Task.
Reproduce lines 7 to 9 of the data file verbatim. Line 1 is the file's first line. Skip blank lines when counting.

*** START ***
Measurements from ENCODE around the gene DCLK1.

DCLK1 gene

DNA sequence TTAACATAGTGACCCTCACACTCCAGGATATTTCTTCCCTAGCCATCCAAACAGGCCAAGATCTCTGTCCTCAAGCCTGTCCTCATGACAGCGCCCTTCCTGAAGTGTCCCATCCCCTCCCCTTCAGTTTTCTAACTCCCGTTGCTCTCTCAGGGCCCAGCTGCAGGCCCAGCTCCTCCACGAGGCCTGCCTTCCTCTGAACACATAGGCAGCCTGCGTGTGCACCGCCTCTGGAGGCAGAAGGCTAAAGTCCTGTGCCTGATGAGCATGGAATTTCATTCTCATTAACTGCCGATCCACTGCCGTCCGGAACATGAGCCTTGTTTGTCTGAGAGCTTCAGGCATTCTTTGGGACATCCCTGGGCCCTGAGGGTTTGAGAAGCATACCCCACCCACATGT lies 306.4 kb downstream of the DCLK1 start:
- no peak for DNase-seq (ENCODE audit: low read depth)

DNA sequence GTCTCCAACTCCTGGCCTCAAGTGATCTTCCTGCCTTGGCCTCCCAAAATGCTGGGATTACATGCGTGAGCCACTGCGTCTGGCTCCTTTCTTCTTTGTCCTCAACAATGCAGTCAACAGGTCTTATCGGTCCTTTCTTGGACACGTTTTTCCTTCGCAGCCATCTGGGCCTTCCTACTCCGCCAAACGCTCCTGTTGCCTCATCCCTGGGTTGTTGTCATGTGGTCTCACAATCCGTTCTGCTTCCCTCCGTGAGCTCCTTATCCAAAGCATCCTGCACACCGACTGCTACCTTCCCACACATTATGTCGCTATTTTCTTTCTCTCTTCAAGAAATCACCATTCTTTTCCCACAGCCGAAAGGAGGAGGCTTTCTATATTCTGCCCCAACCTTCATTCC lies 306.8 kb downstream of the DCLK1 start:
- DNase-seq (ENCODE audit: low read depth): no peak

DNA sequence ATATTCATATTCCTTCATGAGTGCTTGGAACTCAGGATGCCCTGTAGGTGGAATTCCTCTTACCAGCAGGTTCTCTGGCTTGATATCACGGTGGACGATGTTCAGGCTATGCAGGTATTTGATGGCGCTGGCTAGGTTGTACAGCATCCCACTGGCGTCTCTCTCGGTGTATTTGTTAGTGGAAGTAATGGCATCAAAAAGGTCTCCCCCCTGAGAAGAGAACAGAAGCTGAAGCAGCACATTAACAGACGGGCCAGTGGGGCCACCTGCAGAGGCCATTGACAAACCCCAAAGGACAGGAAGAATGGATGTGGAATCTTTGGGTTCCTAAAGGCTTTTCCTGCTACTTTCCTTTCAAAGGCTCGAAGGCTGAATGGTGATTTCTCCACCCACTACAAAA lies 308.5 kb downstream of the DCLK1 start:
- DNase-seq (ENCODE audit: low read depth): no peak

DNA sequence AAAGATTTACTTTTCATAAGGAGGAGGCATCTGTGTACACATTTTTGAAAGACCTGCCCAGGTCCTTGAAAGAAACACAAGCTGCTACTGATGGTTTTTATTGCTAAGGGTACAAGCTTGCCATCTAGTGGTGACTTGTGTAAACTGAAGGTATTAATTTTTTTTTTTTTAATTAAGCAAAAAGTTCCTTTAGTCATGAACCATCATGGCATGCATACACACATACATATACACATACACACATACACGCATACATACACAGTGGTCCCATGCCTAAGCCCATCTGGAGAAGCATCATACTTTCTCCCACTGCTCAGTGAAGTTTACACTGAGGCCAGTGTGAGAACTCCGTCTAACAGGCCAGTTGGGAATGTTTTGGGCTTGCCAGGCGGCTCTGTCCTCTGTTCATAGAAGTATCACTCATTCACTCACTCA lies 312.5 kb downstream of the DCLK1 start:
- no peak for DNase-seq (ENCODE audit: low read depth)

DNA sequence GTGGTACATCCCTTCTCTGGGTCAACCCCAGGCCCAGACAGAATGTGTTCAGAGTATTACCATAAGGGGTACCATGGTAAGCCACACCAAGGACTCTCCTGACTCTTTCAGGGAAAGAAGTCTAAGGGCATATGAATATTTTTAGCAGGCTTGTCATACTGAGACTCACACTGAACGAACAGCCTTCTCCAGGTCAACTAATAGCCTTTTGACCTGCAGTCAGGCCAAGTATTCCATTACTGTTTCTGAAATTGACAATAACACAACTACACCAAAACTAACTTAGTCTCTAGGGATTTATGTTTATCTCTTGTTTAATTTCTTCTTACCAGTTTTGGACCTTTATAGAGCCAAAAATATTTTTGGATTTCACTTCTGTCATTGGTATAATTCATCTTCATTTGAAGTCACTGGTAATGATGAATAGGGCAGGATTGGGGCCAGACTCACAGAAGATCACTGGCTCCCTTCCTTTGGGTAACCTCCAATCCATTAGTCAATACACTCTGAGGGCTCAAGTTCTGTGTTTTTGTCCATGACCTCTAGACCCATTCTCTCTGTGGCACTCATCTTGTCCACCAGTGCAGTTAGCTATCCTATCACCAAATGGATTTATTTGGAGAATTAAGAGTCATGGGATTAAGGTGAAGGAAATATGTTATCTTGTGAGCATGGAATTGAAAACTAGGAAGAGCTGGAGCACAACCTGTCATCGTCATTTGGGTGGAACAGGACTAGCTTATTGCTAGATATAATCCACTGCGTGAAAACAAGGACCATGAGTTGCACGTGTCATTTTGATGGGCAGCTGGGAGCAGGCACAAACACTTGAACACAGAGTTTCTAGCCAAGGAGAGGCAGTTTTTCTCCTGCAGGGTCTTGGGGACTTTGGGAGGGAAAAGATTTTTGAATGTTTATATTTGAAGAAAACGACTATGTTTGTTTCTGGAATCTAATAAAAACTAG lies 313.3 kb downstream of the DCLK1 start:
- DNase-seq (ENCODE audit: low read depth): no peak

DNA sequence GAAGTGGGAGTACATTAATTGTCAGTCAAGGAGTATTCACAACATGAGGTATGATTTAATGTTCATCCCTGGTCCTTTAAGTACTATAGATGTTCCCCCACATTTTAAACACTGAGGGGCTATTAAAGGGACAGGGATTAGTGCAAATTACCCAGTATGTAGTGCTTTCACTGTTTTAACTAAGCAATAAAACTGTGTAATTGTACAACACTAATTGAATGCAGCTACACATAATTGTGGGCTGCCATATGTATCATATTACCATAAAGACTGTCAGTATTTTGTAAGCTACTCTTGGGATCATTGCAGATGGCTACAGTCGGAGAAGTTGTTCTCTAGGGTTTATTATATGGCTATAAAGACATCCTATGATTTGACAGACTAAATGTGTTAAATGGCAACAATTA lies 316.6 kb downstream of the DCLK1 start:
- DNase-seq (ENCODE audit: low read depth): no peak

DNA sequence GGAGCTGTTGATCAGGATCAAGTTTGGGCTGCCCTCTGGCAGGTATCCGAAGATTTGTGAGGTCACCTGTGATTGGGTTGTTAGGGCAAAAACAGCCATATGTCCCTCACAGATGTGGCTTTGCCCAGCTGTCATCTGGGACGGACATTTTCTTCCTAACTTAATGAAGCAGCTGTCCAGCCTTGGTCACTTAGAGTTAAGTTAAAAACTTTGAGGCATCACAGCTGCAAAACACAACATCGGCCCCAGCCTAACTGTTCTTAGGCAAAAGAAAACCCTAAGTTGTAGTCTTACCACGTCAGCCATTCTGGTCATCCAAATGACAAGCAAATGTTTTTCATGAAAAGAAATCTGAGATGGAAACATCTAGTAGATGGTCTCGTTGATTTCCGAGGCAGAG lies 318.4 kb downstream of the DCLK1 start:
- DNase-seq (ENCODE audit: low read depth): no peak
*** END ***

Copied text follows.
DNA sequence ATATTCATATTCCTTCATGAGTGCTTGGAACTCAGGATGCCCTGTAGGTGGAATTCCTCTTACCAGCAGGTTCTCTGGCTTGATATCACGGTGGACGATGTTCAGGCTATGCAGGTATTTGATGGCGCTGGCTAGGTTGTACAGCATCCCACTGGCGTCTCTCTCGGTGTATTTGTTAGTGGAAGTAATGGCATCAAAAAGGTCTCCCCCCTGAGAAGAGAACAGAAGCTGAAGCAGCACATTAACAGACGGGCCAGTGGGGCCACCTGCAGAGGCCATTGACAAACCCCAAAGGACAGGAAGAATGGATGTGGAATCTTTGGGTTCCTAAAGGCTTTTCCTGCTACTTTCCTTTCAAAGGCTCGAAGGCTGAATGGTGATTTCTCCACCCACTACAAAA lies 308.5 kb downstream of the DCLK1 start:
- DNase-seq (ENCODE audit: low read depth): no peak

DNA sequence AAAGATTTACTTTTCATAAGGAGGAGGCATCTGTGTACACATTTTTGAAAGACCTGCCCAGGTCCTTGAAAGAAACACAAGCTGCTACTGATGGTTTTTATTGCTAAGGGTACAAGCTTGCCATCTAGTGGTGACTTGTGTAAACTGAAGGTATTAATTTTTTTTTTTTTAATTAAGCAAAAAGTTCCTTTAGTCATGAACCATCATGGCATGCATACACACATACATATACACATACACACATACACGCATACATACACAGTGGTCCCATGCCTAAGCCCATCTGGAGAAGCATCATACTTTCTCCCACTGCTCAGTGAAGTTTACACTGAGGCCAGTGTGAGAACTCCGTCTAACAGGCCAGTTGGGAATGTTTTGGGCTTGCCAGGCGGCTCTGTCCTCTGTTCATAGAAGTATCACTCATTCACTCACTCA lies 312.5 kb downstream of the DCLK1 start: